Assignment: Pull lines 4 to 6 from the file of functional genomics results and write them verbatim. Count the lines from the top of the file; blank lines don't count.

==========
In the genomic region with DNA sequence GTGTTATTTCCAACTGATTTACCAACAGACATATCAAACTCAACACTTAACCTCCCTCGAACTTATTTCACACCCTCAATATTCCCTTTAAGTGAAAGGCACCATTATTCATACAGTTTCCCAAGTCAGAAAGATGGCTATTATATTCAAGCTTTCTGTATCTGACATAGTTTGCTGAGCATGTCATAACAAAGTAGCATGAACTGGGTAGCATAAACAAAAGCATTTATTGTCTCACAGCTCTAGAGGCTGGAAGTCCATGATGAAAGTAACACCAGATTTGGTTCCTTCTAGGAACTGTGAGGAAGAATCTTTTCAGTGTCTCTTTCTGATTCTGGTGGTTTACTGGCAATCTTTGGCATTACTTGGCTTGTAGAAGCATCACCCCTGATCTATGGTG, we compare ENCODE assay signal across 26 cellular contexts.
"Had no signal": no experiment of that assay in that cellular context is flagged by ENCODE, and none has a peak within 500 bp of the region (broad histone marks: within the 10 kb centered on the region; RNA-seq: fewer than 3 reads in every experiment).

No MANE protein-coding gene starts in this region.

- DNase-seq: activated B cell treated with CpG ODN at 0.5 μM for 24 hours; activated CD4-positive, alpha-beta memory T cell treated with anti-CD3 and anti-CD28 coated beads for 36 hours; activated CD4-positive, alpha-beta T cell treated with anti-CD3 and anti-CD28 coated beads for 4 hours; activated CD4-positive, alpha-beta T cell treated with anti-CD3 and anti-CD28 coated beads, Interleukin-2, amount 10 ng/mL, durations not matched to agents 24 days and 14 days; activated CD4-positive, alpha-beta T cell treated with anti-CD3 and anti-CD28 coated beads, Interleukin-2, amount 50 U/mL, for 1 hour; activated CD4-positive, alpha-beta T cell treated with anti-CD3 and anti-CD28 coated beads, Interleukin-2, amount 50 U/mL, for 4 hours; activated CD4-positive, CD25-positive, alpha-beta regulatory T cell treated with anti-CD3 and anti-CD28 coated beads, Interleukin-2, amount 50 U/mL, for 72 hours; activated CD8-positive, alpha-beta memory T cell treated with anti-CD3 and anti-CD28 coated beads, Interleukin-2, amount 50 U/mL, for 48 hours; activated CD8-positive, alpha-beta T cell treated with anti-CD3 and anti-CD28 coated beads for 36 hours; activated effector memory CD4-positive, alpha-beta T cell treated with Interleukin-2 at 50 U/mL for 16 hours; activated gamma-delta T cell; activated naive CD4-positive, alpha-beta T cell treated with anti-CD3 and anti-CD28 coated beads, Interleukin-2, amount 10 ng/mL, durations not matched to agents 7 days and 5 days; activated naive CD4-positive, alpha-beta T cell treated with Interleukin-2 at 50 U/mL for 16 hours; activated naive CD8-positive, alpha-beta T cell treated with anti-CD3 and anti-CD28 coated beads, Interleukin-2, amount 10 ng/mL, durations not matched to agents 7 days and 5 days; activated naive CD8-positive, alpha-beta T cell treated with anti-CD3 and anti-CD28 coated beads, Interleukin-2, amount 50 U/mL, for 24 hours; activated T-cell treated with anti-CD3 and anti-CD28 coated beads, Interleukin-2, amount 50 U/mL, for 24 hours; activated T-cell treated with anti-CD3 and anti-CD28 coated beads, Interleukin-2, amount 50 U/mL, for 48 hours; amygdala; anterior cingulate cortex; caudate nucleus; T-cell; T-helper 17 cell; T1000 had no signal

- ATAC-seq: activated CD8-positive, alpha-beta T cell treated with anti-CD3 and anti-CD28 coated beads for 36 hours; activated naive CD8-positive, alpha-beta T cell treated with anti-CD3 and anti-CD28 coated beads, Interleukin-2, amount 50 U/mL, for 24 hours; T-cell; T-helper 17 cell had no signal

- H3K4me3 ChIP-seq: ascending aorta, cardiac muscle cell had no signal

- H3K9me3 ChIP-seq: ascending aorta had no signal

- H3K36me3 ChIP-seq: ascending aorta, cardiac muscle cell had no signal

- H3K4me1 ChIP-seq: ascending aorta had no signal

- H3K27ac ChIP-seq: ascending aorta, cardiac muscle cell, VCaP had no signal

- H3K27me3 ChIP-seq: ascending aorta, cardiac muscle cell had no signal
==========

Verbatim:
- DNase-seq: activated B cell treated with CpG ODN at 0.5 μM for 24 hours; activated CD4-positive, alpha-beta memory T cell treated with anti-CD3 and anti-CD28 coated beads for 36 hours; activated CD4-positive, alpha-beta T cell treated with anti-CD3 and anti-CD28 coated beads for 4 hours; activated CD4-positive, alpha-beta T cell treated with anti-CD3 and anti-CD28 coated beads, Interleukin-2, amount 10 ng/mL, durations not matched to agents 24 days and 14 days; activated CD4-positive, alpha-beta T cell treated with anti-CD3 and anti-CD28 coated beads, Interleukin-2, amount 50 U/mL, for 1 hour; activated CD4-positive, alpha-beta T cell treated with anti-CD3 and anti-CD28 coated beads, Interleukin-2, amount 50 U/mL, for 4 hours; activated CD4-positive, CD25-positive, alpha-beta regulatory T cell treated with anti-CD3 and anti-CD28 coated beads, Interleukin-2, amount 50 U/mL, for 72 hours; activated CD8-positive, alpha-beta memory T cell treated with anti-CD3 and anti-CD28 coated beads, Interleukin-2, amount 50 U/mL, for 48 hours; activated CD8-positive, alpha-beta T cell treated with anti-CD3 and anti-CD28 coated beads for 36 hours; activated effector memory CD4-positive, alpha-beta T cell treated with Interleukin-2 at 50 U/mL for 16 hours; activated gamma-delta T cell; activated naive CD4-positive, alpha-beta T cell treated with anti-CD3 and anti-CD28 coated beads, Interleukin-2, amount 10 ng/mL, durations not matched to agents 7 days and 5 days; activated naive CD4-positive, alpha-beta T cell treated with Interleukin-2 at 50 U/mL for 16 hours; activated naive CD8-positive, alpha-beta T cell treated with anti-CD3 and anti-CD28 coated beads, Interleukin-2, amount 10 ng/mL, durations not matched to agents 7 days and 5 days; activated naive CD8-positive, alpha-beta T cell treated with anti-CD3 and anti-CD28 coated beads, Interleukin-2, amount 50 U/mL, for 24 hours; activated T-cell treated with anti-CD3 and anti-CD28 coated beads, Interleukin-2, amount 50 U/mL, for 24 hours; activated T-cell treated with anti-CD3 and anti-CD28 coated beads, Interleukin-2, amount 50 U/mL, for 48 hours; amygdala; anterior cingulate cortex; caudate nucleus; T-cell; T-helper 17 cell; T1000 had no signal

- ATAC-seq: activated CD8-positive, alpha-beta T cell treated with anti-CD3 and anti-CD28 coated beads for 36 hours; activated naive CD8-positive, alpha-beta T cell treated with anti-CD3 and anti-CD28 coated beads, Interleukin-2, amount 50 U/mL, for 24 hours; T-cell; T-helper 17 cell had no signal

- H3K4me3 ChIP-seq: ascending aorta, cardiac muscle cell had no signal